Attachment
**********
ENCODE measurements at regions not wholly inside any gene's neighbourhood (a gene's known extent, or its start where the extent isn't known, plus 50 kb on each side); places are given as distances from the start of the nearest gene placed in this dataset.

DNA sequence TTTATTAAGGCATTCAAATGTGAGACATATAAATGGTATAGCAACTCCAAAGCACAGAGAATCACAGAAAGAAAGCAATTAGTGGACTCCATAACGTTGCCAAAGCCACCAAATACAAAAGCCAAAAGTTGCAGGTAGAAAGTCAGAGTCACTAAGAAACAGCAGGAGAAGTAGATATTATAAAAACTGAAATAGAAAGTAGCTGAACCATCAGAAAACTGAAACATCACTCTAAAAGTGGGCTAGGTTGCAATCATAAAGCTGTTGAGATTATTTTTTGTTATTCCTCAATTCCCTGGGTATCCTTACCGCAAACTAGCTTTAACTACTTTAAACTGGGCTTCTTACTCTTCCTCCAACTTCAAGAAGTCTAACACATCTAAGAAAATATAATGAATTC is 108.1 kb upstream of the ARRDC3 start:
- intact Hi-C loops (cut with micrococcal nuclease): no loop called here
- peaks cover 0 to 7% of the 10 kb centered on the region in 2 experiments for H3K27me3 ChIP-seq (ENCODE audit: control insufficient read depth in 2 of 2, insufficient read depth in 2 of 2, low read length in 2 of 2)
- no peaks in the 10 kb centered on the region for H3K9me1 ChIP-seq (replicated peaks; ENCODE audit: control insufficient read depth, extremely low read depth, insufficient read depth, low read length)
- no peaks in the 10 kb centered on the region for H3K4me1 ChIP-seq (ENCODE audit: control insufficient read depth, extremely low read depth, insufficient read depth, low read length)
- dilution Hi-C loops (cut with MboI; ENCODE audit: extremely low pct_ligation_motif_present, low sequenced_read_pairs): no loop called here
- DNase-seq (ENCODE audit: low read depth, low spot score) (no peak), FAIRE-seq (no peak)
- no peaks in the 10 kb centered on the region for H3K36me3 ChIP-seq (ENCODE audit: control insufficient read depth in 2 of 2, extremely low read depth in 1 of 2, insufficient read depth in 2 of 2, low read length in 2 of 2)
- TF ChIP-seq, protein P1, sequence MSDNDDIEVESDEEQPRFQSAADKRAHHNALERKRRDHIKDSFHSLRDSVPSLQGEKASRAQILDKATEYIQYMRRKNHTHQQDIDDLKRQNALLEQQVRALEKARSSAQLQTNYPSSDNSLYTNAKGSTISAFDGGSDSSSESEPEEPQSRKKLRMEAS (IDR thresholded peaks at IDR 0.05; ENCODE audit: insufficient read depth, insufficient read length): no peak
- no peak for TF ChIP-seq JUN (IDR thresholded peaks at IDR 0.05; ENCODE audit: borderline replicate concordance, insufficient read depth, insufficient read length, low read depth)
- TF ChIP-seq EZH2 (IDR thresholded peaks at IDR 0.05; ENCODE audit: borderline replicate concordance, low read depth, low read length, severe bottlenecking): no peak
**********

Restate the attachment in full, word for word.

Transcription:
ENCODE measurements at regions not wholly inside any gene's neighbourhood (a gene's known extent, or its start where the extent isn't known, plus 50 kb on each side); places are given as distances from the start of the nearest gene placed in this dataset.

DNA sequence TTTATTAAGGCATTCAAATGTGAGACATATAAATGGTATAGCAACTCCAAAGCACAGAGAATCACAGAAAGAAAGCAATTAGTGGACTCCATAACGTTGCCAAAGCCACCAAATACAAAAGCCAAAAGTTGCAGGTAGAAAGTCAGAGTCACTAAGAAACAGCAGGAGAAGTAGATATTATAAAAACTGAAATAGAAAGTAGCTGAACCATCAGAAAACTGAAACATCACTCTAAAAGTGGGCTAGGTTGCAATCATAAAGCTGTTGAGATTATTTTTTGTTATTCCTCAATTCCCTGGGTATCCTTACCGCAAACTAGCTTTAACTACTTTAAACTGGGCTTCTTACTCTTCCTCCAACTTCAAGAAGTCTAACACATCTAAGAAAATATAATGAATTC is 108.1 kb upstream of the ARRDC3 start:
- intact Hi-C loops (cut with micrococcal nuclease): no loop called here
- peaks cover 0 to 7% of the 10 kb centered on the region in 2 experiments for H3K27me3 ChIP-seq (ENCODE audit: control insufficient read depth in 2 of 2, insufficient read depth in 2 of 2, low read length in 2 of 2)
- no peaks in the 10 kb centered on the region for H3K9me1 ChIP-seq (replicated peaks; ENCODE audit: control insufficient read depth, extremely low read depth, insufficient read depth, low read length)
- no peaks in the 10 kb centered on the region for H3K4me1 ChIP-seq (ENCODE audit: control insufficient read depth, extremely low read depth, insufficient read depth, low read length)
- dilution Hi-C loops (cut with MboI; ENCODE audit: extremely low pct_ligation_motif_present, low sequenced_read_pairs): no loop called here
- DNase-seq (ENCODE audit: low read depth, low spot score) (no peak), FAIRE-seq (no peak)
- no peaks in the 10 kb centered on the region for H3K36me3 ChIP-seq (ENCODE audit: control insufficient read depth in 2 of 2, extremely low read depth in 1 of 2, insufficient read depth in 2 of 2, low read length in 2 of 2)
- TF ChIP-seq, protein P1, sequence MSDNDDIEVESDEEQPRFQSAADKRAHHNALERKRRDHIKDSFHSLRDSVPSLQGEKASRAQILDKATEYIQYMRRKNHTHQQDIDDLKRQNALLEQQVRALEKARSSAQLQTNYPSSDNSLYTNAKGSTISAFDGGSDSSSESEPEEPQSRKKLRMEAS (IDR thresholded peaks at IDR 0.05; ENCODE audit: insufficient read depth, insufficient read length): no peak
- no peak for TF ChIP-seq JUN (IDR thresholded peaks at IDR 0.05; ENCODE audit: borderline replicate concordance, insufficient read depth, insufficient read length, low read depth)
- TF ChIP-seq EZH2 (IDR thresholded peaks at IDR 0.05; ENCODE audit: borderline replicate concordance, low read depth, low read length, severe bottlenecking): no peak